Being an older person, I can remember times when everything was difficult for everyone, and we all felt in the same boat. We had to paddle together, or sink. Family and friends were our anchor. Loyalty, and caring, our bywords. I have experienced times when friends have helped me out and stopped me sinking. It may have been just a bowl of sugar when I had none and wages day was still a couple of days away, or it might have been the loan of my rent from a brother, but whatever it was, just to know that there was someone you could turn to, or to be there for if someone you love was in need, kept us all going. It is this spirit that inspires me.

I know that it is still there too. If you use social media, you see it everyday on pages such a Facebook. People turning to virtual strangers in their time of need. And those 'friends' being there for them with words of comfort and encouragement. It does my heart good to see this spirit is still alive, and I like to capture it in my stories.

3) You write about both the First and the Second World War, what makes these times so interesting and what do you find the most heartbreaking about writing about war?

My research. Yes, it is that in a nutshell. When Pan Macmillan took me on on the strength of TIME PASSES TIME being set in the war, they wanted more like it. So, I had to set to and find out more. What I found out deeply moved me. I became in awe of what the young people of the day went through, and the courage they displayed. I wanted to get across that these were ordinary men and women. They weren't super human beings. They came from all walks of life, and yet, when called upon, they stepped up. And this is particularly true of the women of the day. They took up arms, they worked the factories and the fields, they broke codes, and nursed the wounded. And yet, they were vulnerable. They were still women and attitudes towards them were very different than they are today. They had to fight personal battles against discrimination by the men, and always had to 'prove' themselves. All of it is fascinating to me.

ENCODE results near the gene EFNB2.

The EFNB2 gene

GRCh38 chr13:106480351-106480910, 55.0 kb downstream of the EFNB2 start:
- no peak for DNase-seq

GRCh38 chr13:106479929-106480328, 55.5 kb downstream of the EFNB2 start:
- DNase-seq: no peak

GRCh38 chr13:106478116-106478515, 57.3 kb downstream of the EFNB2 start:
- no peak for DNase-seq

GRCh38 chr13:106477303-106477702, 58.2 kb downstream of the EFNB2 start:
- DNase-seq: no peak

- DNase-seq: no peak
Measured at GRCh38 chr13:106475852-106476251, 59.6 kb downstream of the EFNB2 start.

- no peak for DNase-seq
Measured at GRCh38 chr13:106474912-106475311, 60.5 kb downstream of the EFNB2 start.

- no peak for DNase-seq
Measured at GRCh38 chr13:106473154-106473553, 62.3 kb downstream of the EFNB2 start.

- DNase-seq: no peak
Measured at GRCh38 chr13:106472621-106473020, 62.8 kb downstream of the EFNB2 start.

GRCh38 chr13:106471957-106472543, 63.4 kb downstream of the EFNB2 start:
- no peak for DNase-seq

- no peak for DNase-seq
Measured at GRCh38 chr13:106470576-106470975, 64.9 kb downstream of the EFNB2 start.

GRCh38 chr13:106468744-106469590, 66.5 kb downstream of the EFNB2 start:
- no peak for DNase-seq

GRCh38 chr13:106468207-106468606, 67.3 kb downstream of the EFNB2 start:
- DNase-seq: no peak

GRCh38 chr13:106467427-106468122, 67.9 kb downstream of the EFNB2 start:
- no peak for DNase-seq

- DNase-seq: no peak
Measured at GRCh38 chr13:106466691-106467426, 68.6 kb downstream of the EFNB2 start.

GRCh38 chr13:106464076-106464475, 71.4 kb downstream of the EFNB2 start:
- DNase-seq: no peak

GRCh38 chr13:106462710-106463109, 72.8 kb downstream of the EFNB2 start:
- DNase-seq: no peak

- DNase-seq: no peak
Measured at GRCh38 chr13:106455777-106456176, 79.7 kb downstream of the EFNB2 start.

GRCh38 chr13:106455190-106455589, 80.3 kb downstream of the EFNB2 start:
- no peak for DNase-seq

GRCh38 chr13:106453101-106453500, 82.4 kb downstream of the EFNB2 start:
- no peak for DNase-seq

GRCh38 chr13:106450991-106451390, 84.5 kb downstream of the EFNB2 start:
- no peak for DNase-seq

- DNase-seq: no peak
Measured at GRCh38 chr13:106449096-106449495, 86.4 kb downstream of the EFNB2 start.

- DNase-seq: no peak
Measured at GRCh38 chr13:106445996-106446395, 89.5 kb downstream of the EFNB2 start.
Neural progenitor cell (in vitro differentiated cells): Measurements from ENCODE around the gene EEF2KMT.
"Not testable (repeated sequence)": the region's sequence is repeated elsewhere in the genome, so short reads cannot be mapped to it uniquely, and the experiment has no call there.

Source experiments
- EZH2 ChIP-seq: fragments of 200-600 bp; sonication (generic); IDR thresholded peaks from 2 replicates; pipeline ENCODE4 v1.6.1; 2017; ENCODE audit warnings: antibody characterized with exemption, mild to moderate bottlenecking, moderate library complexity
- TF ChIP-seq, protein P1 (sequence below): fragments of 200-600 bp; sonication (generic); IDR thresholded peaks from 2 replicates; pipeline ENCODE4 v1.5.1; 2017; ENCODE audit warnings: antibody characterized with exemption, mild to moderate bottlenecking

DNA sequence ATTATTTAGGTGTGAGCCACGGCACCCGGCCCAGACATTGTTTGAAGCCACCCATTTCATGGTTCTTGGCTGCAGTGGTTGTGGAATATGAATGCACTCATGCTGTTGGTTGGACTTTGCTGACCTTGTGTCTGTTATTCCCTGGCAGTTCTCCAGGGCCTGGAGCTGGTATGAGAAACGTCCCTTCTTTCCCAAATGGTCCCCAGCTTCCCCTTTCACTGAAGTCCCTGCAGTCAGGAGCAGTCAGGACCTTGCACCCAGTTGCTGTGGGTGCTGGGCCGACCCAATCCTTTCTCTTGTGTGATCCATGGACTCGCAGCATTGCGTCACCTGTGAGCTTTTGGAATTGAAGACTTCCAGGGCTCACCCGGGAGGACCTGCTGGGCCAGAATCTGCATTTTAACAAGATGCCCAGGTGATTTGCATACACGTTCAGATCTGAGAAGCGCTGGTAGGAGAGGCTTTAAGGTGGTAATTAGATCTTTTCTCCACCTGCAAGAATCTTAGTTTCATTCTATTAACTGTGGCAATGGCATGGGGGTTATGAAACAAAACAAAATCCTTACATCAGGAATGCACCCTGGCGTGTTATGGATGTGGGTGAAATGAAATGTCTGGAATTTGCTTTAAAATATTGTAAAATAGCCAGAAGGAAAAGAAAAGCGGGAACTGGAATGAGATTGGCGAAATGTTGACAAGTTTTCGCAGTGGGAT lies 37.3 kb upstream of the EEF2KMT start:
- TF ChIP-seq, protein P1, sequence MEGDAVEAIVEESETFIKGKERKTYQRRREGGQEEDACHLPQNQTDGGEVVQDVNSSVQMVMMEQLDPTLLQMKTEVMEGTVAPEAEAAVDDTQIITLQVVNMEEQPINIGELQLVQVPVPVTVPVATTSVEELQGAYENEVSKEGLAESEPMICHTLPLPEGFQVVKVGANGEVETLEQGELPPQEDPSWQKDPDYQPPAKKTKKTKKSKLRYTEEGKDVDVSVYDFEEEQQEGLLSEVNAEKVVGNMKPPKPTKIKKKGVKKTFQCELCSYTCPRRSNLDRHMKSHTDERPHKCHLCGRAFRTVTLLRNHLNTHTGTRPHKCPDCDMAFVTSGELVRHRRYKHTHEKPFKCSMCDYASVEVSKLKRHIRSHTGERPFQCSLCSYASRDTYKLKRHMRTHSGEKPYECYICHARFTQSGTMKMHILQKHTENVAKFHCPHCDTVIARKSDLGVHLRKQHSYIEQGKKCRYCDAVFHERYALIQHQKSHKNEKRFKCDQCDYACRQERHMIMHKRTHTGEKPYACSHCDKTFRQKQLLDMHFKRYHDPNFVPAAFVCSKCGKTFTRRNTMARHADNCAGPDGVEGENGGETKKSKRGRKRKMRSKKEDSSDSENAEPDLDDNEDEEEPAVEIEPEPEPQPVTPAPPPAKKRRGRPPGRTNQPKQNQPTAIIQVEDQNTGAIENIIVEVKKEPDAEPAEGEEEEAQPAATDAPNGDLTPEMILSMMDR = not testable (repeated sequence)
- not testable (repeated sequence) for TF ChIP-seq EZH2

Most heartbreaking? The genocide. The vile treatment of the Jews, the gypsies, the disabled, and homosexuals. It all brings tears to my eyes. I want to do them justice. I can never change what happened, but hope to raise awareness of just how awful it was.

4) The women in your stories aren’t always being treated right by the men in their lives, how do you prepare to write those difficult scenes?

There is no way to prepare. My emotions are torn to shreds by the difficult scenes of rape and domestic violence and murder. I am driven by my need to show it as it was/is. This stems from working with the perpetrators of such crimes during my time with the Probation Service, and seeing first hand what it did to the victims.

I can be left shaking with the feelings that take me. As each time I am getting into the head of those being violated as if it was happening to me. But in some small way, I welcome this feeling, as I know that I haven't shied away from giving the full picture to my readers. I hope that when they read in the newspaper that a woman has been raped, or is the victim of any of these heinous crimes that their empathy is raised. I want people to stop blaming the victim.

5) What do you like the most about writing historical fiction?